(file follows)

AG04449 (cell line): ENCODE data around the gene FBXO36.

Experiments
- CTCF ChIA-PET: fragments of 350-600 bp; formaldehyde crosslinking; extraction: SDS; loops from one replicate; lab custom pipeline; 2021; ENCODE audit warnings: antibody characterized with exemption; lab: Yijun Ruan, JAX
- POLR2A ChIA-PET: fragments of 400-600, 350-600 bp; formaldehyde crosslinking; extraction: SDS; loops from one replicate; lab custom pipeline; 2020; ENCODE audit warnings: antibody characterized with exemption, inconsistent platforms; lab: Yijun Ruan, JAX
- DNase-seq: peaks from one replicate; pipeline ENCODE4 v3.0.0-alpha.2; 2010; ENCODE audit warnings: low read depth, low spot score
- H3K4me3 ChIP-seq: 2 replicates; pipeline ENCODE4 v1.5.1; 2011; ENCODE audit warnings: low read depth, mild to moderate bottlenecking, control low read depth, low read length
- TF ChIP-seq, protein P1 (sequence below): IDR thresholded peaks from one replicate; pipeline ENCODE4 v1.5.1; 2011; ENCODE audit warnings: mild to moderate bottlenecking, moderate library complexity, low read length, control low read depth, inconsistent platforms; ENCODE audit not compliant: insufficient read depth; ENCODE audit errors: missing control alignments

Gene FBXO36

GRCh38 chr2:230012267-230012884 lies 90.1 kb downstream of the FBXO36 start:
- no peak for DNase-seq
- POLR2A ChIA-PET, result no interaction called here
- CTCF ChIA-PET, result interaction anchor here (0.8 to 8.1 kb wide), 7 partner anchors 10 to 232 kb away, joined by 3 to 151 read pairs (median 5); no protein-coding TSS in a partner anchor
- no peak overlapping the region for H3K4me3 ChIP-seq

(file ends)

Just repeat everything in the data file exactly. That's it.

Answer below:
AG04449 (cell line): ENCODE data around the gene FBXO36.

Experiments
- CTCF ChIA-PET: fragments of 350-600 bp; formaldehyde crosslinking; extraction: SDS; loops from one replicate; lab custom pipeline; 2021; ENCODE audit warnings: antibody characterized with exemption; lab: Yijun Ruan, JAX
- POLR2A ChIA-PET: fragments of 400-600, 350-600 bp; formaldehyde crosslinking; extraction: SDS; loops from one replicate; lab custom pipeline; 2020; ENCODE audit warnings: antibody characterized with exemption, inconsistent platforms; lab: Yijun Ruan, JAX
- DNase-seq: peaks from one replicate; pipeline ENCODE4 v3.0.0-alpha.2; 2010; ENCODE audit warnings: low read depth, low spot score
- H3K4me3 ChIP-seq: 2 replicates; pipeline ENCODE4 v1.5.1; 2011; ENCODE audit warnings: low read depth, mild to moderate bottlenecking, control low read depth, low read length
- TF ChIP-seq, protein P1 (sequence below): IDR thresholded peaks from one replicate; pipeline ENCODE4 v1.5.1; 2011; ENCODE audit warnings: mild to moderate bottlenecking, moderate library complexity, low read length, control low read depth, inconsistent platforms; ENCODE audit not compliant: insufficient read depth; ENCODE audit errors: missing control alignments

Gene FBXO36

GRCh38 chr2:230012267-230012884 lies 90.1 kb downstream of the FBXO36 start:
- no peak for DNase-seq
- POLR2A ChIA-PET, result no interaction called here
- CTCF ChIA-PET, result interaction anchor here (0.8 to 8.1 kb wide), 7 partner anchors 10 to 232 kb away, joined by 3 to 151 read pairs (median 5); no protein-coding TSS in a partner anchor
- no peak overlapping the region for H3K4me3 ChIP-seq